|A comfort after a cry.|
To top it off, I just discovered that my feelings of awful might not be OCD or anxiety disorder related. They may just be normal.
I go to my psychiatrist and I tell her about my current life situation... how my business has not been picking up and I may have to find a new job and how my boyfriend has moved to Dayton. (Her response to my boyfriend moving away was just one word: "Yikes." I hadn't heard that word since like '96.)
I also tell her how I've been feeling. I explain how my energy is so low it's hard to get out of bed in the morning, how I have a lack of motivation to do basically anything, and how I've put on weight. I just generally feel anxiety and eugh all the time.
I expected her to recommend something different for my medication. Instead, she reflected that there was a lot of "uncertainty" in my life right now, and then made no change to my drug regimen.
So, I go to see my therapist yesterday and tell her all of this. I explain how I thought it was weird that we weren't making any changes to the meds when I feel this bad. Surely something should be done.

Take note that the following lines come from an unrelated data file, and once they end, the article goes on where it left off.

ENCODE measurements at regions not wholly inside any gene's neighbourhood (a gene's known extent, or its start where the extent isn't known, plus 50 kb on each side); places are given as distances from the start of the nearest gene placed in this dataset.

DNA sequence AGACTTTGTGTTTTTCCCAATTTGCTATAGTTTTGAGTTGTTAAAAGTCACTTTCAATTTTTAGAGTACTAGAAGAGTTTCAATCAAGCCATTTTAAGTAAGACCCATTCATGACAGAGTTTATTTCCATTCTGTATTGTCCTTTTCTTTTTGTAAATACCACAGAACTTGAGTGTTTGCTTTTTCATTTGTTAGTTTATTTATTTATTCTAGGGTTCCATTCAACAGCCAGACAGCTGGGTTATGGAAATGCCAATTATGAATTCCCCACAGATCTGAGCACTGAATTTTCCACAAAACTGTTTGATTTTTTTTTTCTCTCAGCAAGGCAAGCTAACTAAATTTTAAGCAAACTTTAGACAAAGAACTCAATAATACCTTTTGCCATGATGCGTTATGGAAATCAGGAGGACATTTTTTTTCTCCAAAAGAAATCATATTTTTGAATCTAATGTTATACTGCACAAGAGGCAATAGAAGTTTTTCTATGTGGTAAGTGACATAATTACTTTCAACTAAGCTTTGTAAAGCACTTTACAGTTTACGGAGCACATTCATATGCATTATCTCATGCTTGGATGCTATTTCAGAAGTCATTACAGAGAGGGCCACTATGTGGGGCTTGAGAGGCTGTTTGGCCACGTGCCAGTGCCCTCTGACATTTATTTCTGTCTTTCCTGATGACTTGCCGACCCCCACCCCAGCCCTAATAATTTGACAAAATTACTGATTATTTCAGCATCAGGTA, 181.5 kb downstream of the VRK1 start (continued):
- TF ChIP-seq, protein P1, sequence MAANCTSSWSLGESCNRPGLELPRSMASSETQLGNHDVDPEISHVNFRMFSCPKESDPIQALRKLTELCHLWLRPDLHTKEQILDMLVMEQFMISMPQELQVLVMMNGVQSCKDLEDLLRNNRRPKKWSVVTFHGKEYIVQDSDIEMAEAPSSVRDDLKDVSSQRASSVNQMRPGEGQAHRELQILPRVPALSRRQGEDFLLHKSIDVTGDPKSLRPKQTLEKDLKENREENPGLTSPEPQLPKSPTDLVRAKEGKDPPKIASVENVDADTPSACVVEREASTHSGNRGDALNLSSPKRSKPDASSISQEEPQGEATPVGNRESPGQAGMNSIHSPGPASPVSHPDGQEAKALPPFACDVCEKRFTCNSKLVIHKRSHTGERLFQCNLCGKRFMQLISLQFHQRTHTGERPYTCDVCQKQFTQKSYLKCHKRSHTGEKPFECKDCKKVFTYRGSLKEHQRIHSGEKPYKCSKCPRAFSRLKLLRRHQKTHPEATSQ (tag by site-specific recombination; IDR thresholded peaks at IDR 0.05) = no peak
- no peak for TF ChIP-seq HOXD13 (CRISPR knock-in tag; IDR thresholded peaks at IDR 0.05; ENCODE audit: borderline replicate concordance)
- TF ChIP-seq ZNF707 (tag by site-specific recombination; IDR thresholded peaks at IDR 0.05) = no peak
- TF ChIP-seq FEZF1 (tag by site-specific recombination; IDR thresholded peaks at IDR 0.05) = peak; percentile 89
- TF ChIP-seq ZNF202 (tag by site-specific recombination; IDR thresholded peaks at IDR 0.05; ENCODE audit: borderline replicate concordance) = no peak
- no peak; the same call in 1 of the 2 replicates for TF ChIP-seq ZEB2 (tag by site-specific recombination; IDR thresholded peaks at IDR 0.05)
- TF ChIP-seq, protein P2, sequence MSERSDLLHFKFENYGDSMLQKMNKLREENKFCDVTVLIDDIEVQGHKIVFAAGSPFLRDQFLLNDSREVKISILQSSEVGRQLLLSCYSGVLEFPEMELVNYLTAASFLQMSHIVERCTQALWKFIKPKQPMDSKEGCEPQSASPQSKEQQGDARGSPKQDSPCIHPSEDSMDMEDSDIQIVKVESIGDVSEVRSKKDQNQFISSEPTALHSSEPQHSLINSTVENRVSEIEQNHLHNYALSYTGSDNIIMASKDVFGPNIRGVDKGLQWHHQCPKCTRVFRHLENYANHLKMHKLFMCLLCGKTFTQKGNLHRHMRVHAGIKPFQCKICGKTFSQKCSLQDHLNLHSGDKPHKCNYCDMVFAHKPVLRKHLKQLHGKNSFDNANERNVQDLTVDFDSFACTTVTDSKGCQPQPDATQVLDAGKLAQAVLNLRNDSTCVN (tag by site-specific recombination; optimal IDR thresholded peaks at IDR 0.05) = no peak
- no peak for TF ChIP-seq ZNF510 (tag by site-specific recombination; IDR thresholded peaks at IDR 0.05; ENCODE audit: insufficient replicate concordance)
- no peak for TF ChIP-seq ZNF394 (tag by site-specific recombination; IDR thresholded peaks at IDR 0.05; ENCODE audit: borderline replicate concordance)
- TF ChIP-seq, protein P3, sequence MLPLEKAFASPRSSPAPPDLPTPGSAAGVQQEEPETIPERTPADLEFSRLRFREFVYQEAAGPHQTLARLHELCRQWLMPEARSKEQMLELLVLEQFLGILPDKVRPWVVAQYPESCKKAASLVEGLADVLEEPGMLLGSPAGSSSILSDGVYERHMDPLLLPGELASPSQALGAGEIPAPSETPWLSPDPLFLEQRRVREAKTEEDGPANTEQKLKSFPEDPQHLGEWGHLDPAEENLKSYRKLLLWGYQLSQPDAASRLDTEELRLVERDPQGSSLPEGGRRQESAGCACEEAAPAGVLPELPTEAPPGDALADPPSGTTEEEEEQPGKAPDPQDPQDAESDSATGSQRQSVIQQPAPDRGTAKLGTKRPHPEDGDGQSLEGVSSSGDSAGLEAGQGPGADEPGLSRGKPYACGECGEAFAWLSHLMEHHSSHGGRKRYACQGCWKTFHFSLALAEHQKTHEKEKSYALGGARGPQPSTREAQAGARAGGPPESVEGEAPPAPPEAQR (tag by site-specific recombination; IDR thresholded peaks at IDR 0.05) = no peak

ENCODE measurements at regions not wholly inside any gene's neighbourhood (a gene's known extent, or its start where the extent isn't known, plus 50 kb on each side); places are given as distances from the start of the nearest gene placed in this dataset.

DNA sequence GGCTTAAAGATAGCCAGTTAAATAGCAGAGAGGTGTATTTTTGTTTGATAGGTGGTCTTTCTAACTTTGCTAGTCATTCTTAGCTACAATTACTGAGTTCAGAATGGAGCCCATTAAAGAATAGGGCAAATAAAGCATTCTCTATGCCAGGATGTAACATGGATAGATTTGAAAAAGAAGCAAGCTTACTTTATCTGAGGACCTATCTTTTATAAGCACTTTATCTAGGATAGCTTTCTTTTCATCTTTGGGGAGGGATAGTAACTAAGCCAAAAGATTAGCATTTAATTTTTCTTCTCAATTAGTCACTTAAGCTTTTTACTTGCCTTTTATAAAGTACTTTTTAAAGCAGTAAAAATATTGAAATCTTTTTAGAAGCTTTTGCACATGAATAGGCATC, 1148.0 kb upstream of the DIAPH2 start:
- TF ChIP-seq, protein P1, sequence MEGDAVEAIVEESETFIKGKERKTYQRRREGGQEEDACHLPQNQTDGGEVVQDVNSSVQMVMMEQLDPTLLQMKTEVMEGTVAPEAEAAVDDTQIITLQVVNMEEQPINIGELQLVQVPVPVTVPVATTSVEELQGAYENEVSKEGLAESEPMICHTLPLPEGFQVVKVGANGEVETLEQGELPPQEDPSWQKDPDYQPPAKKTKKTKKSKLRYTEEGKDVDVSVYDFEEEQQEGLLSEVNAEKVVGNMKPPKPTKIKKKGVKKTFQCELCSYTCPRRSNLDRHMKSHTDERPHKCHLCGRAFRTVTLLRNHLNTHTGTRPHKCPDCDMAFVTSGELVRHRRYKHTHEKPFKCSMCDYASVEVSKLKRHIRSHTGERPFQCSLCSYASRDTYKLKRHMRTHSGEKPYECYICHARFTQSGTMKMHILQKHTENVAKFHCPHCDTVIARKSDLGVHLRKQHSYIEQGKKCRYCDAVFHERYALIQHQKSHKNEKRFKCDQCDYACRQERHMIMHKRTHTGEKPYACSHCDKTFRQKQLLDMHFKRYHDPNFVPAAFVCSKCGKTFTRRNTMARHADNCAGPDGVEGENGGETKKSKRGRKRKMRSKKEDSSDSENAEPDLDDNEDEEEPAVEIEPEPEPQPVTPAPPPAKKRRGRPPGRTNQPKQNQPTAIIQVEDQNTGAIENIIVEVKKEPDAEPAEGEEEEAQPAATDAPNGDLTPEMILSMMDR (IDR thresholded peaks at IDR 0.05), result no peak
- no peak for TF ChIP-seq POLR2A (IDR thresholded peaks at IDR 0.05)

That's when my therapist put things in perspective.
She told me she wanted to "normalize" what I was feeling. This anxiety wasn't because of the OCD or other anxiety issues: This was anxiety that made sense in my situation.
I've read before and recently talked to my mom about how with OCD, or any other mental health issue, you tend to pathologize everything. It's easy to blame the OCD for any anxious or bad feelings. But the fact of the matter is that yucky feelings happen to everyone.
Now, I don't often like the theory of "normal." It can serve to make us feel like we don't belong, or we're crazy, or we somehow don't fit a made-up standard. But sometimes we need the concept of normality. It keeps us in check. Plus, we all have times where we need to just feel "normal."
So now that my problems have been qualified as not just in my head, I'm left to fight on and figure this out. Triumph or Tragedy? Still unclear.